How Far Is It To The Summit?

Screen shot 2016-04-03 at 9.17.27 AMAround the campfire last night we had a talk and made plans for the final day.  Day 4 contained the biggest single climb, and, we were also riding 52 miles, ten miles longer than the previous day. To top the day off we had a train to catch at the other end and it wouldn’t wait for weary cyclists.  The plan then, was to leave by 7:30 and be in Ventura in time to pick up the Uhaul truck and catch the train. Sub-plan: Courtney decided that her legs had reached their limit and was going to get a ride and meet us at the train station.

Everyone was looking toward the mountain we had yet to climb. How long was the climb? What were the elevations? What’s it like on the top? After three full days, how would our legs respond? I didn’t really remember much about it except that it was longish and pretty steady. In fact, the climb was longer but not as steep as I remembered from several years before.

Day 4 Begins

After a short flat section the climb started. It immediately turned to switchbacks, but long drawn out ones. Traffic is never too light on a bike ride. We had been spoiled with minimal traffic since hitting Soda Lake Road, but trying to get a ride for Courtney on a deserted road was tough and we were hoping for the farm truck to come by with a friendly and generous driver.

Day 4 Courtney's AngelWell, he didn’t show up, but we flagged someone down and he, unfortunately,  said, “Nope! Can’t do it,” then pulled away from us only to stop forty yards up the road. He had a change of heart. He was Courtney’s Knight in Shining Armor- we packed all of her gear in his van and waved good bye, with plans  to meet up in Ventura, not before taking a picture of him and his license plate just in case.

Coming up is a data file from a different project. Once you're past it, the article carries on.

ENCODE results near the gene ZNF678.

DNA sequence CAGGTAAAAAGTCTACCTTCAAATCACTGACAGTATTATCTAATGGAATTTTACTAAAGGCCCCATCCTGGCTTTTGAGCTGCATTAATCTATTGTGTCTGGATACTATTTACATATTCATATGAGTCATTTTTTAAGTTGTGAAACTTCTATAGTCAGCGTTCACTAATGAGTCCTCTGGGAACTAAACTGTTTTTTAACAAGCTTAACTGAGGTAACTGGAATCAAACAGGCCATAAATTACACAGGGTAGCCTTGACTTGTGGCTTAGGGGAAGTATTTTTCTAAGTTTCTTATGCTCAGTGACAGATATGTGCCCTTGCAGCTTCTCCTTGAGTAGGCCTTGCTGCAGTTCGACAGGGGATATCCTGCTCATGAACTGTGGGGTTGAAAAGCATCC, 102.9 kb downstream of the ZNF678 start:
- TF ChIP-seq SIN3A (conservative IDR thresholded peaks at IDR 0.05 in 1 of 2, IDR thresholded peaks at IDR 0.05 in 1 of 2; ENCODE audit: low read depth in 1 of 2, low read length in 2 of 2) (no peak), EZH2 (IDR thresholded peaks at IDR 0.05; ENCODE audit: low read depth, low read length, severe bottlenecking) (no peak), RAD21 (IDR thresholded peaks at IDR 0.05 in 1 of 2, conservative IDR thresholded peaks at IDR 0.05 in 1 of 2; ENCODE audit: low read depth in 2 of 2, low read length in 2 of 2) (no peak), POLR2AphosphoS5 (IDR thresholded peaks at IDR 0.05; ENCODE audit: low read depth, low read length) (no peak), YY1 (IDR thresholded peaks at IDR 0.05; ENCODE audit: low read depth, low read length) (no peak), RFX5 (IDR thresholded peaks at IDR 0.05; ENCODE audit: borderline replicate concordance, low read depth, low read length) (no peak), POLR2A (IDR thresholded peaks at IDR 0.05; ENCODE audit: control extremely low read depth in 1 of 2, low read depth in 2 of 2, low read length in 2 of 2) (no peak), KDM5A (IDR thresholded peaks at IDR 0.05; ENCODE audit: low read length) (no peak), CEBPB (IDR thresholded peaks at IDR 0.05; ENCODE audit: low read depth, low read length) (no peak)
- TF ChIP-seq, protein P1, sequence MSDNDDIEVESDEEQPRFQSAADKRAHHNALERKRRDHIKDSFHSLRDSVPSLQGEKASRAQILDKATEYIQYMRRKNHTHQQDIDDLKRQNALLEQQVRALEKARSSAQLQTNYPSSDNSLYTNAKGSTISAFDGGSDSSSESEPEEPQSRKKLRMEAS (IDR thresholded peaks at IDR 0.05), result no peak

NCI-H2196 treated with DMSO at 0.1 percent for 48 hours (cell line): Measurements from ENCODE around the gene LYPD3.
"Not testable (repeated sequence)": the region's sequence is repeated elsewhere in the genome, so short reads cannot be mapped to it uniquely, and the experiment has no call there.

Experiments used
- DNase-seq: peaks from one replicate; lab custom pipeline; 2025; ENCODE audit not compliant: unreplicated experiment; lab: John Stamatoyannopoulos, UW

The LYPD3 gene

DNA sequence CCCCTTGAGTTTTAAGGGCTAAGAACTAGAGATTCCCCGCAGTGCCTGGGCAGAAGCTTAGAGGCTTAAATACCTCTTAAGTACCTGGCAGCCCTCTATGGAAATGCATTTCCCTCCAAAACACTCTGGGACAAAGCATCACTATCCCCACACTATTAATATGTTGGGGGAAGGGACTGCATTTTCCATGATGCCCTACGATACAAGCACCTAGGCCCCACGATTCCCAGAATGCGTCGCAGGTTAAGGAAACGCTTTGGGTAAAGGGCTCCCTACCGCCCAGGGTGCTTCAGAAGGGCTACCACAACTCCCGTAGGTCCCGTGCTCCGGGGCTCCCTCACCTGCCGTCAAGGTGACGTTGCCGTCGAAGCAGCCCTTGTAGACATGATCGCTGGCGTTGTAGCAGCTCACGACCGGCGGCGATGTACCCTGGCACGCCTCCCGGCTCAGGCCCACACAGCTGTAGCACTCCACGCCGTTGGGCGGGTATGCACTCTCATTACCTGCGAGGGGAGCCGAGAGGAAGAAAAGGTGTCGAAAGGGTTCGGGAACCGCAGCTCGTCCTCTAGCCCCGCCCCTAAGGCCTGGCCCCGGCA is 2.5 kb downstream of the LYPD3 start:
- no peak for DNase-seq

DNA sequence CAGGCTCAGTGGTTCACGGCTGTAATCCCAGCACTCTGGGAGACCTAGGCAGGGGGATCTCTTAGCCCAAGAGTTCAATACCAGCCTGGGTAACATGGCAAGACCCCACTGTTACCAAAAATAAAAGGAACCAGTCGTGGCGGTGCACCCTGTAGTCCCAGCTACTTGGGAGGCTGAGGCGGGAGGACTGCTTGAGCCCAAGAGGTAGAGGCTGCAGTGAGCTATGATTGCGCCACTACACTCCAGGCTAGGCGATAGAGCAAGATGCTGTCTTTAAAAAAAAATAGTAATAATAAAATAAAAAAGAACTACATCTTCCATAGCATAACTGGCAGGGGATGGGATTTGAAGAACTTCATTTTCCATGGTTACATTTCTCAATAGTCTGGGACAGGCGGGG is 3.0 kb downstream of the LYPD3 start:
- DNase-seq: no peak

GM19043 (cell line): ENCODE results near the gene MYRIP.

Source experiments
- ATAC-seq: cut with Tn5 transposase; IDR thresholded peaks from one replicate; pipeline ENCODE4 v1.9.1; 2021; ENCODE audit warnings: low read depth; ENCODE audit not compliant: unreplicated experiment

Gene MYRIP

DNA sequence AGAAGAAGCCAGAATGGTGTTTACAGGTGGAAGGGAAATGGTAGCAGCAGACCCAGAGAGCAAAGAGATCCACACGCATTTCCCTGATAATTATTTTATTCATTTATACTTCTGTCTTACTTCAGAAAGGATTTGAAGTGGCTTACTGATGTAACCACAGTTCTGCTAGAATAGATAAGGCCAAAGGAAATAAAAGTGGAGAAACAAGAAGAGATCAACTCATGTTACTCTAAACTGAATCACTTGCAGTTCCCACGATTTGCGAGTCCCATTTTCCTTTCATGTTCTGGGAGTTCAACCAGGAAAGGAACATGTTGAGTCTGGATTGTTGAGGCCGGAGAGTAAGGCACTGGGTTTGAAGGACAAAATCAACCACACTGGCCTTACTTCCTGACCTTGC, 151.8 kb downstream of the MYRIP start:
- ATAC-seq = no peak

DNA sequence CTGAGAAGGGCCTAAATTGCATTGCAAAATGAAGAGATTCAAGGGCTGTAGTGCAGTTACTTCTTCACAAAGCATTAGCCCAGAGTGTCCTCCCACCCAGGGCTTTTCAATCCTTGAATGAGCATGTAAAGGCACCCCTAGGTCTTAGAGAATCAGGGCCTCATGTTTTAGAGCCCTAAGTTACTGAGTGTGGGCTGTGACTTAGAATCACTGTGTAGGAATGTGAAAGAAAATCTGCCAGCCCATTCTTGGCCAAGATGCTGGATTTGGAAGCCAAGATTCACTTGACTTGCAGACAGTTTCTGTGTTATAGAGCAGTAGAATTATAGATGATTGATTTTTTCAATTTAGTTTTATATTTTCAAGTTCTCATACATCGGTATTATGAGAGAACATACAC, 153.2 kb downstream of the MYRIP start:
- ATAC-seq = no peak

Day 4 Uphill for 5 milesFrom then on it was uphill to the summit. It was cool in the early part of the ride, but the exposure to the sun quickly warmed us up . The 2000 feet plus climb to the summit contributed. Still, even a hilly, hot day on the bike is better than most other days.

Day 4 Summit R & S and MattThe summit was welcomed and we regrouped there for a picture or two before heading into the next section, the Sespe River canyon.

Day 4 Sespe Downhill LizDropping into the Sespe is soooo much fun. The road goes down fast with just a few rollers to pedal over. The road is smooth and wide and you can pretty much forget about using the brakes. The river and rock formations were eye candy and the descent was awesome. I continually scanned the sky hoping for a glimpse of a California Condor, but no luck.

Screen shot 2016-04-03 at 9.17.27 AMAs seen on the day’s course profile, it’s a pretty easy day, at least on paper. But reality has a way of making what’s on paper a bit different. We topped out at 5,732 feet elevation and our downhill was to take us down to 7 feet in Ventura. If there is a better final day on a bike tour than a 5,725 descent over 25 miles, then I want to find it and ride it. Notice the little bump at the mid point of the profile. That little stretch is were the road leaves the Sespe River watershed and crests a ridge that leads to Ojai. It was also the hardest  quarter mile section of the trip. The wind blew up the gorge and right into our faces. Not a mild or gusty little wind, but a strong and steady wind fueled by the hot inland temperatures. Small gears ruled, and getting as aero as possible only slightly lessened the difficulty factor.